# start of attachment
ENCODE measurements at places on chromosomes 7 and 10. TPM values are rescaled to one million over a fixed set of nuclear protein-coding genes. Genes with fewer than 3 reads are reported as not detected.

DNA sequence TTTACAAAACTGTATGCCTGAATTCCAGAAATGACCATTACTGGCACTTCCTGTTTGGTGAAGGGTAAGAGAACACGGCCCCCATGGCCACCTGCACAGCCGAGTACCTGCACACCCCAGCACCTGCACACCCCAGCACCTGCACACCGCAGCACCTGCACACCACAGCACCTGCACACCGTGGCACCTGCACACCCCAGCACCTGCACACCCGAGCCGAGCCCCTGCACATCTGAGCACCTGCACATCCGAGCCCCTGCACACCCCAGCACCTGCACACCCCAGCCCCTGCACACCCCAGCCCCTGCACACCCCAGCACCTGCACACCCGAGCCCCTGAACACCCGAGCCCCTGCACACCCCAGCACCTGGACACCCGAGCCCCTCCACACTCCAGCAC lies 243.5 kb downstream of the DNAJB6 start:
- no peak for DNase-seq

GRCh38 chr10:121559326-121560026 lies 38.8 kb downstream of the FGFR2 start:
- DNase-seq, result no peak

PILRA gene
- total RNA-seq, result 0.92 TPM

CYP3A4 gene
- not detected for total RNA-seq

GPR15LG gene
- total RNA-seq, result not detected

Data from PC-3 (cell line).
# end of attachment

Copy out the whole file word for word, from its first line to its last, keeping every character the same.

ENCODE measurements at places on chromosomes 7 and 10. TPM values are rescaled to one million over a fixed set of nuclear protein-coding genes. Genes with fewer than 3 reads are reported as not detected.

DNA sequence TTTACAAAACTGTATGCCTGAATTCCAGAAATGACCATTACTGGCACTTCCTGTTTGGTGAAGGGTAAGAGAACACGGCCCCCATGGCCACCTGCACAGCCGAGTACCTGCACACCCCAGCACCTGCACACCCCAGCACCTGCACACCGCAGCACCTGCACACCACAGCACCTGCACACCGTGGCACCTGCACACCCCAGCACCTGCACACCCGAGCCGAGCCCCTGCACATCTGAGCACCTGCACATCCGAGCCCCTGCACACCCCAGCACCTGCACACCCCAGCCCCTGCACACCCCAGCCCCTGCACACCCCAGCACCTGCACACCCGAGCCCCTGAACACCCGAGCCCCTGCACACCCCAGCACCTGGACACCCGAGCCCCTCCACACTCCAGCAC lies 243.5 kb downstream of the DNAJB6 start:
- no peak for DNase-seq

GRCh38 chr10:121559326-121560026 lies 38.8 kb downstream of the FGFR2 start:
- DNase-seq, result no peak

PILRA gene
- total RNA-seq, result 0.92 TPM

CYP3A4 gene
- not detected for total RNA-seq

GPR15LG gene
- total RNA-seq, result not detected

Data from PC-3 (cell line).